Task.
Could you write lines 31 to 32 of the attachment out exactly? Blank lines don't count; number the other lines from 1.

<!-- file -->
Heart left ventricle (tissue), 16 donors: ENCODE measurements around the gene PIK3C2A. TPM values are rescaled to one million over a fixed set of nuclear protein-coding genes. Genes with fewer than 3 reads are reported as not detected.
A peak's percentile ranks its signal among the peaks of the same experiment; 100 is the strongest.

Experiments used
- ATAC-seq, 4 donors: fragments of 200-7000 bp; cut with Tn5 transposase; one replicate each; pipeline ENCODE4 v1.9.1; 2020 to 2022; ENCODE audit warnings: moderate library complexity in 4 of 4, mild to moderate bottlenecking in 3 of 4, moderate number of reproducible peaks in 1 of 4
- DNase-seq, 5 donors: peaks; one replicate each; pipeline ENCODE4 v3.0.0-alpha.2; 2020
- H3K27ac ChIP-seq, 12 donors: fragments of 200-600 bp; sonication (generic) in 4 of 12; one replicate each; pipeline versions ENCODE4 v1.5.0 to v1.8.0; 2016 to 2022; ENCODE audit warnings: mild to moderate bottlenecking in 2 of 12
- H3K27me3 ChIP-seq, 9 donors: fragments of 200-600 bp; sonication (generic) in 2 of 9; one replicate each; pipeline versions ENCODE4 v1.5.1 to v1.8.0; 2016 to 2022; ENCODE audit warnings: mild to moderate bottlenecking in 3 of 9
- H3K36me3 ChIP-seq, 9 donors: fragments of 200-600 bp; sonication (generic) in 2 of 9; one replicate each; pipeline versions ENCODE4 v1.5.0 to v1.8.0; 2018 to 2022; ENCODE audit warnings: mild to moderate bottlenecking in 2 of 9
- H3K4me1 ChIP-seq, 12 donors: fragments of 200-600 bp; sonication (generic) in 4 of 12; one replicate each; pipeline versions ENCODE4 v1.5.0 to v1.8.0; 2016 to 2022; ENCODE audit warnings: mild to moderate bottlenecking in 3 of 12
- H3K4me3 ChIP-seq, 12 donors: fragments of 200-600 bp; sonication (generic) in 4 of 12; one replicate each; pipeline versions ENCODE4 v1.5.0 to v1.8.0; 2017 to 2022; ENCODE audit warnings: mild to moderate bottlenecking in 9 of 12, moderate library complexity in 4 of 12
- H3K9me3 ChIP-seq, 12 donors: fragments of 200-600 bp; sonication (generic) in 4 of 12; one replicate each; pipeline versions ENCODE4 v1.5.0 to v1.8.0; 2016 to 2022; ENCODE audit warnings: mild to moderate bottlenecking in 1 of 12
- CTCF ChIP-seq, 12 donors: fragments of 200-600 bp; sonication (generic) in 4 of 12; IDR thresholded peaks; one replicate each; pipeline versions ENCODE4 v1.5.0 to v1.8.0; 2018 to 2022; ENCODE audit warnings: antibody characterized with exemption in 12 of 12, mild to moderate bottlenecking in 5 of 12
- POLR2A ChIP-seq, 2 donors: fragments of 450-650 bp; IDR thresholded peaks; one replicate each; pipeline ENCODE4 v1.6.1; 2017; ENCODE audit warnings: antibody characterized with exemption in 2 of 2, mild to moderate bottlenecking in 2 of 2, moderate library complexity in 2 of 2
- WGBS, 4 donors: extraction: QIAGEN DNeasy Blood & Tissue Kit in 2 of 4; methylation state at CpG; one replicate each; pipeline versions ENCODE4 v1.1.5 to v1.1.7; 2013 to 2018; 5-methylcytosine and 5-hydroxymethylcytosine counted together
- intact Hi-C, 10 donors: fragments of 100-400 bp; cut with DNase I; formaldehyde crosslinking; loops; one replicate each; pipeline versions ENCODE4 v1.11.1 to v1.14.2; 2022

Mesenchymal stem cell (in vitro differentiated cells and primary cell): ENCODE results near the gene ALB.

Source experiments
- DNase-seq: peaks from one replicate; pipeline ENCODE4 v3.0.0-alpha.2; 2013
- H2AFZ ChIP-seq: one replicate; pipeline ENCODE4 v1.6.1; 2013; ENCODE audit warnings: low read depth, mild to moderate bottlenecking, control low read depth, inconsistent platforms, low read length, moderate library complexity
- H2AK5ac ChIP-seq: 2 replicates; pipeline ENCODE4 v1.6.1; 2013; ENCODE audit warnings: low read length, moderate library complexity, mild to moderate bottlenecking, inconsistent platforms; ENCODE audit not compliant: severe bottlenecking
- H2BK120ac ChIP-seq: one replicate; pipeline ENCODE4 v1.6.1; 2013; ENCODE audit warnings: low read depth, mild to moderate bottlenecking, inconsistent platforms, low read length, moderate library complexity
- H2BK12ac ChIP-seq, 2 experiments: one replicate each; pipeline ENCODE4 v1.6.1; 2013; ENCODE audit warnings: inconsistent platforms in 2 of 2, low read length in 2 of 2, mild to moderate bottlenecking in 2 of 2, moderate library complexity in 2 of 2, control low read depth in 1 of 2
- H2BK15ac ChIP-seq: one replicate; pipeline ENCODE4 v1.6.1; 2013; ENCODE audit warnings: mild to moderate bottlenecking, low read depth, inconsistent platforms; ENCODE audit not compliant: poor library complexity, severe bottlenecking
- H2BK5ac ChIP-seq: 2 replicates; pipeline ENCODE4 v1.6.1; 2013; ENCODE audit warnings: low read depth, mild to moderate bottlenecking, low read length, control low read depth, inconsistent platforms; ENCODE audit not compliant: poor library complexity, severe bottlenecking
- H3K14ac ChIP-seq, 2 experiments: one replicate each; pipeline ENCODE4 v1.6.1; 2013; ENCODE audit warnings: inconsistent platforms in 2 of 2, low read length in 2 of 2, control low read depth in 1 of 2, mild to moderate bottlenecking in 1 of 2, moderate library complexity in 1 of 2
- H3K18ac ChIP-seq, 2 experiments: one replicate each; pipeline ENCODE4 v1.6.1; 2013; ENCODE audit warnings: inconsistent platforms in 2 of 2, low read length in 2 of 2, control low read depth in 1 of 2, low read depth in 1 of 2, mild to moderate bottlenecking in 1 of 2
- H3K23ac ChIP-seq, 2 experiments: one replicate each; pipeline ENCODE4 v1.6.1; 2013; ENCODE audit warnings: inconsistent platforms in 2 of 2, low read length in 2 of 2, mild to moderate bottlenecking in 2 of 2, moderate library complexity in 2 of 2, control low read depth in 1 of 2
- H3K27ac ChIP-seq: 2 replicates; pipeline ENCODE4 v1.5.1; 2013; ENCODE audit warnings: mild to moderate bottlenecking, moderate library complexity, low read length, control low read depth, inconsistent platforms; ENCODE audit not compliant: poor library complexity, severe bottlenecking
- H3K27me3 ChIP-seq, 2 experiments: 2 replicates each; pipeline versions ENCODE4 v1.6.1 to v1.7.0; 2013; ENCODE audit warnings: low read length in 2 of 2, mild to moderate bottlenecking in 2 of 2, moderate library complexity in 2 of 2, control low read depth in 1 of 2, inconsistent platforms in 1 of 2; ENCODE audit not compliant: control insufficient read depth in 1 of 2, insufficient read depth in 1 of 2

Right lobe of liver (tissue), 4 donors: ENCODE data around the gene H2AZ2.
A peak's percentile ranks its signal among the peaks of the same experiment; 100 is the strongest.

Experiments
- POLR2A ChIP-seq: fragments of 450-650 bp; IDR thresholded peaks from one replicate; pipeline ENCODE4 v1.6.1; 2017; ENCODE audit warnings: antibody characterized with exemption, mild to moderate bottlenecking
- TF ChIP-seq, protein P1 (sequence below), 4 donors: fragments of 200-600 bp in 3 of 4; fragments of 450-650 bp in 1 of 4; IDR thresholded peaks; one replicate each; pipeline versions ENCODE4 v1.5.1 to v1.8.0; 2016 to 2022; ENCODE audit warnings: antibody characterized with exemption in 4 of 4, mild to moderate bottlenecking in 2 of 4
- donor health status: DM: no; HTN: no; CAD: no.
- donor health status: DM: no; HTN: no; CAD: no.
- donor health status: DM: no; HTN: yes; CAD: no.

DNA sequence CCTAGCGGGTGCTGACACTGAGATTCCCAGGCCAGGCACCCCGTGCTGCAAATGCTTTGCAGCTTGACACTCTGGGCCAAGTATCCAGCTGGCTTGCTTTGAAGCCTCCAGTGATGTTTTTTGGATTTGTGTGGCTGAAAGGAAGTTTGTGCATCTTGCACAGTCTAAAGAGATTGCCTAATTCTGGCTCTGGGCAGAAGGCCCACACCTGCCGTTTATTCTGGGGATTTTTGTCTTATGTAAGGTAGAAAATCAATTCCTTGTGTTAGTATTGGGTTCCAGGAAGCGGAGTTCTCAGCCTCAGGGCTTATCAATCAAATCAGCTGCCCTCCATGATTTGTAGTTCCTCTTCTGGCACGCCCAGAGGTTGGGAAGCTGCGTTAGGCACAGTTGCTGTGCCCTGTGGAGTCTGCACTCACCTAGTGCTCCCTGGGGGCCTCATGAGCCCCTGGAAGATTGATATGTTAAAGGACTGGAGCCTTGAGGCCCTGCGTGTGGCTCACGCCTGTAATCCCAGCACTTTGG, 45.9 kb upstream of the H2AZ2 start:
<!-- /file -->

A peak's percentile ranks its signal among the peaks of the same experiment; 100 is the strongest.

Experiments